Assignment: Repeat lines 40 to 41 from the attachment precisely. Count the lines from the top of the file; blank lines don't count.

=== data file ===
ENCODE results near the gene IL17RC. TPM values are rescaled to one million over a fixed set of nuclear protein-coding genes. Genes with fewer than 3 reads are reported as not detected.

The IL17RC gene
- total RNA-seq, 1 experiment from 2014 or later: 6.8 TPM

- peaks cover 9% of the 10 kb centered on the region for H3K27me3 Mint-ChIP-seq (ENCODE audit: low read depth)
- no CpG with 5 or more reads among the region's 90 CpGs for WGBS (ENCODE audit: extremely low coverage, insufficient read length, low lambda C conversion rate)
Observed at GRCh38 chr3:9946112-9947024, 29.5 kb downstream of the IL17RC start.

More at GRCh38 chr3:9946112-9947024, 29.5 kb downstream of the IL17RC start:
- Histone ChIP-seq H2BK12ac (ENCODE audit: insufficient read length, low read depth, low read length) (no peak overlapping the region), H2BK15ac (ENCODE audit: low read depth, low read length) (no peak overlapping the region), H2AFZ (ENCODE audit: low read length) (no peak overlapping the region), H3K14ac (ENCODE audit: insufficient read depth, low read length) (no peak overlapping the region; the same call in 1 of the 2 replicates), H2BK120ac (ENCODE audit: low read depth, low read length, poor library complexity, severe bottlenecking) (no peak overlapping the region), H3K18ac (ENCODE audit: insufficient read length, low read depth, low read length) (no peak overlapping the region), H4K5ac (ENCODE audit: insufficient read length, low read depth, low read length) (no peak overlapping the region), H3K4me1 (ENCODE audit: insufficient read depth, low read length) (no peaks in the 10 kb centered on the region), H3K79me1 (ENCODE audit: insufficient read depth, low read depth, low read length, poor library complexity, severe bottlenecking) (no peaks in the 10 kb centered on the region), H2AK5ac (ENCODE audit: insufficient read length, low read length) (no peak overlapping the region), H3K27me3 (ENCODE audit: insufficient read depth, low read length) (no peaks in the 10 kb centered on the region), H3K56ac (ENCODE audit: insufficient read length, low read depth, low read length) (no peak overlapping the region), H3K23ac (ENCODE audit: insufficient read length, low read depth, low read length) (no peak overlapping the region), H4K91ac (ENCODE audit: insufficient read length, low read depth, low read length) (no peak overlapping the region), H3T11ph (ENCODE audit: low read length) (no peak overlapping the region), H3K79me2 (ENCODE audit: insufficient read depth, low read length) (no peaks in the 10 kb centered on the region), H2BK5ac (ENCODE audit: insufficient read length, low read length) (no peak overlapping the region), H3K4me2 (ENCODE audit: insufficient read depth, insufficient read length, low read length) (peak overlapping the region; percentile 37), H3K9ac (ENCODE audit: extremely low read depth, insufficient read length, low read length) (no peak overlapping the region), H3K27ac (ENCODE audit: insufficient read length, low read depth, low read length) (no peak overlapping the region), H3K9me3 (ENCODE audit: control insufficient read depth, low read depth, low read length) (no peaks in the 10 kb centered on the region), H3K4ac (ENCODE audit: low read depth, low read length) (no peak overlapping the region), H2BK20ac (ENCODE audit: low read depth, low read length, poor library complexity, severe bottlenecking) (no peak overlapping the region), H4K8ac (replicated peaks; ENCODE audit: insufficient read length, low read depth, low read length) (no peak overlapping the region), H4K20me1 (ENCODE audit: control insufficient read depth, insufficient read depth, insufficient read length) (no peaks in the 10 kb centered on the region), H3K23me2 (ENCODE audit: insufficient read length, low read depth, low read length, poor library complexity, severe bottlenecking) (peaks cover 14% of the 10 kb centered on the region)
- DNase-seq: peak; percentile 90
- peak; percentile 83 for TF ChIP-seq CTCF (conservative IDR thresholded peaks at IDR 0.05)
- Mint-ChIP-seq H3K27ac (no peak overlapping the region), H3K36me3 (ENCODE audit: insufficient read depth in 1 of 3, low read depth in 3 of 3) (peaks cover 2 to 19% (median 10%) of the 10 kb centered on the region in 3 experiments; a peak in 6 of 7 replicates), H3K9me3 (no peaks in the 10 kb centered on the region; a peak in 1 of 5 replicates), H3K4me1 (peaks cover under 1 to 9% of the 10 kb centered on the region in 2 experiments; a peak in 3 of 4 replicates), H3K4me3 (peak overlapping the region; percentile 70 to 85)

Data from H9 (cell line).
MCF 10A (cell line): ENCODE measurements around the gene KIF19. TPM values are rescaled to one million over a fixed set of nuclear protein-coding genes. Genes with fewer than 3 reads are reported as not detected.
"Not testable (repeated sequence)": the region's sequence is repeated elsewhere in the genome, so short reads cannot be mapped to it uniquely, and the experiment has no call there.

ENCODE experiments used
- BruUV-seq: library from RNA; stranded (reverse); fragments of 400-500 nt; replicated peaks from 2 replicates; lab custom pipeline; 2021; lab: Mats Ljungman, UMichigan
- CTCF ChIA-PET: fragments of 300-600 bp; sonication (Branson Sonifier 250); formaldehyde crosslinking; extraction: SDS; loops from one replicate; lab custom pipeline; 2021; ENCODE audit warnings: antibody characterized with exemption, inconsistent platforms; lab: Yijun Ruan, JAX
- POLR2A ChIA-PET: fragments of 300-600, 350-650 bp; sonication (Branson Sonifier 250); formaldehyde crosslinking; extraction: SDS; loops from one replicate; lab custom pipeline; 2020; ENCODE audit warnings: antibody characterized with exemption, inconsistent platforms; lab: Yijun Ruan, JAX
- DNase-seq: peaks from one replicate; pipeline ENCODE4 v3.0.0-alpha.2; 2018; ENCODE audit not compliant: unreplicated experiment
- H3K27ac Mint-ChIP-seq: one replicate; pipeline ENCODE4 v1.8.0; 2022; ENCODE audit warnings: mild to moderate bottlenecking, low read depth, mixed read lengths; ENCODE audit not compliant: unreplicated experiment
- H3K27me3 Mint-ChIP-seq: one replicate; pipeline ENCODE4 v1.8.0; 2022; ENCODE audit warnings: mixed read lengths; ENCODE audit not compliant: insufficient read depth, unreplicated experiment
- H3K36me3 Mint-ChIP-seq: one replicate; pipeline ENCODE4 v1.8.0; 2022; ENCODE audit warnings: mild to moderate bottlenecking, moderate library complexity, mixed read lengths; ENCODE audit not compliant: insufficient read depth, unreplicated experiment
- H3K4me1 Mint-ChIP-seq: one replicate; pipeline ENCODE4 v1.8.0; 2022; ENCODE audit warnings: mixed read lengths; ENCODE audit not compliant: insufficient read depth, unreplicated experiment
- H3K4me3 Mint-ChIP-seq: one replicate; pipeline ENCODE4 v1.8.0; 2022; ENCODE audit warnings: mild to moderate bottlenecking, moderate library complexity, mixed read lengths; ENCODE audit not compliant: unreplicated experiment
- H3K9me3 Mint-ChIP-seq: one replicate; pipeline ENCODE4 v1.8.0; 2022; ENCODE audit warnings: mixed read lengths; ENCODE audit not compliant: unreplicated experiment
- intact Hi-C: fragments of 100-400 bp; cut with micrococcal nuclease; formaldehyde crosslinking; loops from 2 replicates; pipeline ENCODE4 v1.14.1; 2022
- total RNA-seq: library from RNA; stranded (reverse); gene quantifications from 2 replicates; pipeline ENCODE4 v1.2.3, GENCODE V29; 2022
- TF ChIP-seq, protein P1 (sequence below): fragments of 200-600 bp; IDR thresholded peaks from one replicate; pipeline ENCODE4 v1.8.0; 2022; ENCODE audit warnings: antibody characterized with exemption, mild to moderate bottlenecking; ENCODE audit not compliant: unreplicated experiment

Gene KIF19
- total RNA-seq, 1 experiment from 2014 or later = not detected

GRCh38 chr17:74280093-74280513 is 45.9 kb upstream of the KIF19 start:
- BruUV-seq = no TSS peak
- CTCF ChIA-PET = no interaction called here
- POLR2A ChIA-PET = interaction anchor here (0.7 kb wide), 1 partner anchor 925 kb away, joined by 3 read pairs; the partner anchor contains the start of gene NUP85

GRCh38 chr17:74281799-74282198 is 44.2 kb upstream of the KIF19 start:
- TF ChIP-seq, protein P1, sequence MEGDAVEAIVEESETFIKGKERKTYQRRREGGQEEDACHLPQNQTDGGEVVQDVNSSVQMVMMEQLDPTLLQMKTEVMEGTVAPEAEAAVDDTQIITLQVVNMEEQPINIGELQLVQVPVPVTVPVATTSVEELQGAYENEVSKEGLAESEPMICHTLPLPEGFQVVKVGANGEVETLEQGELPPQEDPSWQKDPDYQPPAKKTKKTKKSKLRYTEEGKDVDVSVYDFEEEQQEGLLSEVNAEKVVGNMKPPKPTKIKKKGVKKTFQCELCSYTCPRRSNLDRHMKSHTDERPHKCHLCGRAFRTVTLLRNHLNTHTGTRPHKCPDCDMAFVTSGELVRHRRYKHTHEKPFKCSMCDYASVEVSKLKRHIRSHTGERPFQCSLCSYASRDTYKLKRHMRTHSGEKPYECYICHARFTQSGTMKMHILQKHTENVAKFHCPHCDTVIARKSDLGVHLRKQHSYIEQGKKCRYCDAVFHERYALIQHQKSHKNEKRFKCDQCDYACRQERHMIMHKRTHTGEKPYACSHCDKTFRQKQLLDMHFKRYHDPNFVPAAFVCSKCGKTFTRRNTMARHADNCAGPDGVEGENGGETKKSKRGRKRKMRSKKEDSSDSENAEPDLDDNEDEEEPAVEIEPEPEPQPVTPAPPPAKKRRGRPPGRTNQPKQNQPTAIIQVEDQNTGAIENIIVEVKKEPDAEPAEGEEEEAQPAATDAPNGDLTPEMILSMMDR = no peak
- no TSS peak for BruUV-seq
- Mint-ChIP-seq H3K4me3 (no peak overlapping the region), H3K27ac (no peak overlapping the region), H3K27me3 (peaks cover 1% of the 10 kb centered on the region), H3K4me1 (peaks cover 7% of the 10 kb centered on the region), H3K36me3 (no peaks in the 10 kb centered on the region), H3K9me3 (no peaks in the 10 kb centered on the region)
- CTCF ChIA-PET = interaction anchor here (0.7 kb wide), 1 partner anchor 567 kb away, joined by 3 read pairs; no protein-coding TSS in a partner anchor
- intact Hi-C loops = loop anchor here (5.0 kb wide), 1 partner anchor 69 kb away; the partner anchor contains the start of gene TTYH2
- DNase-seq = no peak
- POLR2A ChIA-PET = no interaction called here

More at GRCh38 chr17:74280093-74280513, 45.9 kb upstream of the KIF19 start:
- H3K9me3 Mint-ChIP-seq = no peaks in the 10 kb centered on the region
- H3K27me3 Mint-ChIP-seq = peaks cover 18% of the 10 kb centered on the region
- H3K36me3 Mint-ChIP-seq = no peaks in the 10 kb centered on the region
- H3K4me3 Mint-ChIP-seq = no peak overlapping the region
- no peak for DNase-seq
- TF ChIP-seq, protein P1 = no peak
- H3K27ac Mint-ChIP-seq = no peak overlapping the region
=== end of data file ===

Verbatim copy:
- intact Hi-C loops = loop anchor here (5.0 kb wide), 1 partner anchor 69 kb away; the partner anchor contains the start of gene TTYH2
- DNase-seq = no peak